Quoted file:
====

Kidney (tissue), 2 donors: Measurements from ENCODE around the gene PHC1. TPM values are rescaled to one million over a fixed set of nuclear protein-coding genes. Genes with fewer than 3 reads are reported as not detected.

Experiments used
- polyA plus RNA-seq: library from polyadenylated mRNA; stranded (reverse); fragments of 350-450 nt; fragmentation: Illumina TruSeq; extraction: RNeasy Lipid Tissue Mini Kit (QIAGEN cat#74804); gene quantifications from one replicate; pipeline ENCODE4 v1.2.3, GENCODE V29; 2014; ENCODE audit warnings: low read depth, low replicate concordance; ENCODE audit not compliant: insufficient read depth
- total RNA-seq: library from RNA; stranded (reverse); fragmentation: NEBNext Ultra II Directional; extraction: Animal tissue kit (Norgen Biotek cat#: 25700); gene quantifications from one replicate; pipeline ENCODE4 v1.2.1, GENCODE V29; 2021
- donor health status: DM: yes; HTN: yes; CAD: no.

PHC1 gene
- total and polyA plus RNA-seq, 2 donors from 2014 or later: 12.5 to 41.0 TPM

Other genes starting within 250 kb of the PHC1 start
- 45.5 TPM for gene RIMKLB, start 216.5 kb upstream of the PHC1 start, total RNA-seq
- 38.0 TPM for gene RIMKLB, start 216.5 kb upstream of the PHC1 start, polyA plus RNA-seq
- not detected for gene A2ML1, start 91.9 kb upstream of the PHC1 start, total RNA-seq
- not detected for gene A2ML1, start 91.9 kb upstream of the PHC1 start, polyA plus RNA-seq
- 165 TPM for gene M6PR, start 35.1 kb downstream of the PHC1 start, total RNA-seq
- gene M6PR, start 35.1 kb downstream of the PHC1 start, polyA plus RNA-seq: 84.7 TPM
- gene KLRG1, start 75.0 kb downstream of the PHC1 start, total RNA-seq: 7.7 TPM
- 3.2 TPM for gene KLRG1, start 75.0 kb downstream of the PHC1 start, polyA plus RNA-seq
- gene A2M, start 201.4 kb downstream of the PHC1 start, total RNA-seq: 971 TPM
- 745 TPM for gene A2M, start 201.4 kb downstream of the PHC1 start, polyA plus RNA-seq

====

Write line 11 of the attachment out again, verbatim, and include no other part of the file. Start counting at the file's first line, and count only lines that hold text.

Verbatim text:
- not detected for gene A2ML1, start 91.9 kb upstream of the PHC1 start, total RNA-seq